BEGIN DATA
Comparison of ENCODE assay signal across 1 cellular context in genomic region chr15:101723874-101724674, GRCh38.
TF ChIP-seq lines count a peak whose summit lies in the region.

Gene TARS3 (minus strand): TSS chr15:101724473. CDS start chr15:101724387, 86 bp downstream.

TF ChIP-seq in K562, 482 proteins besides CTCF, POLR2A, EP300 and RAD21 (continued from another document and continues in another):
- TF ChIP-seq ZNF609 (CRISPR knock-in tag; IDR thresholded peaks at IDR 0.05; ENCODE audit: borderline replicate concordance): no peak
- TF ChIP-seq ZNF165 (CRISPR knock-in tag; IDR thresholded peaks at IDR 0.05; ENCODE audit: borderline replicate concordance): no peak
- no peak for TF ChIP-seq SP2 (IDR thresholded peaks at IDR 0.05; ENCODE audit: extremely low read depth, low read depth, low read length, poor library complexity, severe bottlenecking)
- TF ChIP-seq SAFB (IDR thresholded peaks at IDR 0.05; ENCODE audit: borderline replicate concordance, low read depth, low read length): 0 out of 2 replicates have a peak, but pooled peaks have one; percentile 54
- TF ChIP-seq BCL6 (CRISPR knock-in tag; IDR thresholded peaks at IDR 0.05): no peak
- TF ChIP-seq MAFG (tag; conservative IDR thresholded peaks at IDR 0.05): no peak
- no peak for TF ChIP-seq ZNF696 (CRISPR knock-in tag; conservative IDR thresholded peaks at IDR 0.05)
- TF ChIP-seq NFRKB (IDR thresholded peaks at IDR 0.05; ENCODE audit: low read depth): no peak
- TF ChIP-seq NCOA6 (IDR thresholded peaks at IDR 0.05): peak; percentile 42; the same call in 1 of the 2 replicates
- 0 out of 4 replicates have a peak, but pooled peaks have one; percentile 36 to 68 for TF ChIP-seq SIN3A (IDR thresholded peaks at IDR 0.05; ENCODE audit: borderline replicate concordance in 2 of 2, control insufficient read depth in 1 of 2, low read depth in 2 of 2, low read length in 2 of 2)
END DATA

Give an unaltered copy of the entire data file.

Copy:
Comparison of ENCODE assay signal across 1 cellular context in genomic region chr15:101723874-101724674, GRCh38.
TF ChIP-seq lines count a peak whose summit lies in the region.

Gene TARS3 (minus strand): TSS chr15:101724473. CDS start chr15:101724387, 86 bp downstream.

TF ChIP-seq in K562, 482 proteins besides CTCF, POLR2A, EP300 and RAD21 (continued from another document and continues in another):
- TF ChIP-seq ZNF609 (CRISPR knock-in tag; IDR thresholded peaks at IDR 0.05; ENCODE audit: borderline replicate concordance): no peak
- TF ChIP-seq ZNF165 (CRISPR knock-in tag; IDR thresholded peaks at IDR 0.05; ENCODE audit: borderline replicate concordance): no peak
- no peak for TF ChIP-seq SP2 (IDR thresholded peaks at IDR 0.05; ENCODE audit: extremely low read depth, low read depth, low read length, poor library complexity, severe bottlenecking)
- TF ChIP-seq SAFB (IDR thresholded peaks at IDR 0.05; ENCODE audit: borderline replicate concordance, low read depth, low read length): 0 out of 2 replicates have a peak, but pooled peaks have one; percentile 54
- TF ChIP-seq BCL6 (CRISPR knock-in tag; IDR thresholded peaks at IDR 0.05): no peak
- TF ChIP-seq MAFG (tag; conservative IDR thresholded peaks at IDR 0.05): no peak
- no peak for TF ChIP-seq ZNF696 (CRISPR knock-in tag; conservative IDR thresholded peaks at IDR 0.05)
- TF ChIP-seq NFRKB (IDR thresholded peaks at IDR 0.05; ENCODE audit: low read depth): no peak
- TF ChIP-seq NCOA6 (IDR thresholded peaks at IDR 0.05): peak; percentile 42; the same call in 1 of the 2 replicates
- 0 out of 4 replicates have a peak, but pooled peaks have one; percentile 36 to 68 for TF ChIP-seq SIN3A (IDR thresholded peaks at IDR 0.05; ENCODE audit: borderline replicate concordance in 2 of 2, control insufficient read depth in 1 of 2, low read depth in 2 of 2, low read length in 2 of 2)